Google’s Mobile Algorithm Update
By now, 21st April must be ingrained in the minds of most small business owners; including those of you who read my blog. The date in question of course marks, probably, the biggest shake-up of search results since the introduction if Hummingbird. I am of course talking about Google’s introduction of a mobile algorithm update. This marks the expansion of the mobile-friendly ranking signal, and will be rolled out for all languages world-wide although it’s unlikely be completed in one day.
There has certainly been a great amount of scaremongering about this update. You may want to know if you should you be worried. But perhaps the more fundamental question to ask is how have you prepared your site for the update?
Let me set the scene.
Mobile search isn’t new, but as widely predicted, we’re on the cusp of more people using a smart phone to access the internet than a traditional desktop. Google recognises the growth in mobile search and is working on a separate mobile index. In the meantime we have 21st April.
Mobile-friendly will go beyond having a responsive site. It is how information is displayed and can be used that counts and mobile-friendliness will be determined at the page rather than site level.
You can use the Google tool now to check your site https://www.google.com/webmasters/tools/mobile-friendly/
There is some good news. Unlike Panda or Penguin there will be no penalty box. This means if parts of your site or your whole site don’t show up in searches post implementation it’s possible to remedy a non-compliant site quickly. Of the available options, Google prefers sites to be responsive but you also have the option of a separate mobile site, typically hosted on a subdomain.
I do worry about businesses who don’t acknowledge changing customer habits or the SEO environment around them. This is particularly true for ecommerce sites where you can easily make the case for a separate mobile site where transactions and checkouts need to be simple, and are required to be mobile compliant. Going this route however can mean more maintenance work, so design is important. A mobile site needs to be built in a different way.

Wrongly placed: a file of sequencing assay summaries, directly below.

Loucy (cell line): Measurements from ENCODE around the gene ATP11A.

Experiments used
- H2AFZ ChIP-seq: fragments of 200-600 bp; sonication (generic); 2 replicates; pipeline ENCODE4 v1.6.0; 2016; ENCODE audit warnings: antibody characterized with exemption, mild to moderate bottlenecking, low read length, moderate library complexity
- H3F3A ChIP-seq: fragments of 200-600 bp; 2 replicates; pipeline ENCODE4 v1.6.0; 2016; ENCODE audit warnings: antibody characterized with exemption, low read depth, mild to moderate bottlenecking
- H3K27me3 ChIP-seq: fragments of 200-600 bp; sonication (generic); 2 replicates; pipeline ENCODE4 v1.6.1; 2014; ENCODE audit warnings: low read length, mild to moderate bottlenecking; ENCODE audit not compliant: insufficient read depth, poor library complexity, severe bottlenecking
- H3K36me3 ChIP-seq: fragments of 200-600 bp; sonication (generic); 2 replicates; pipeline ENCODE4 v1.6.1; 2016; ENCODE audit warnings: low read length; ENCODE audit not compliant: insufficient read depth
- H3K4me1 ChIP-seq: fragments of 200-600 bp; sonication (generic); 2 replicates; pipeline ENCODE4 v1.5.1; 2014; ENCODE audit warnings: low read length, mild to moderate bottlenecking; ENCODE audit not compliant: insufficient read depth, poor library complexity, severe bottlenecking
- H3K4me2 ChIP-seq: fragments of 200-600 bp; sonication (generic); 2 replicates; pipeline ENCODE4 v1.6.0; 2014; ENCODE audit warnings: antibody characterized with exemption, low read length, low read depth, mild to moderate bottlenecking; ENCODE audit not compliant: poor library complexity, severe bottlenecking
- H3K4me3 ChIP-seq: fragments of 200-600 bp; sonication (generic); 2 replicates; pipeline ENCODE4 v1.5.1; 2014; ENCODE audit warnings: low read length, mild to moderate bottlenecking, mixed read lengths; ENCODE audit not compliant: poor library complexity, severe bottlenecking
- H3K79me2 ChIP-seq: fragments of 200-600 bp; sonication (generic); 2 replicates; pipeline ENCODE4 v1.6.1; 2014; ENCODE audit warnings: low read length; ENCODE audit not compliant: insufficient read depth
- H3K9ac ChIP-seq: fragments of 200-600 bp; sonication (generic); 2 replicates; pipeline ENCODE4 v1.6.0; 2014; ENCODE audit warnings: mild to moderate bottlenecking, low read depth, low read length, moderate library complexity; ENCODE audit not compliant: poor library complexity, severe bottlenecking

There’s no one correct solution for all. But it is important to have some response to changing searcher habits and Google’s new algorithm. Ultimately to survive you need to get a useable site in front of customers.
A responsive site can be less hassle long term because it offers more flexibility. On the other hand a mobile site may deliver a better experience yet there is more work updating more than one site.
Clearly, after the 21st we will all be operating in a new world. You may feel under pressure to do something now. However If anything is true of websites it’s that it’s easy to be too hasty.
I would advise taking stock of the level of mobile-friendliness your pages offer. You should also speak to a few customers. Only then are you able to start focusing on making changes.
The best advice I can give? Don’t commission anything you don’t understand. Work with someone who will help you make an informed decision about the best route for your business. Long term, this is a big deal.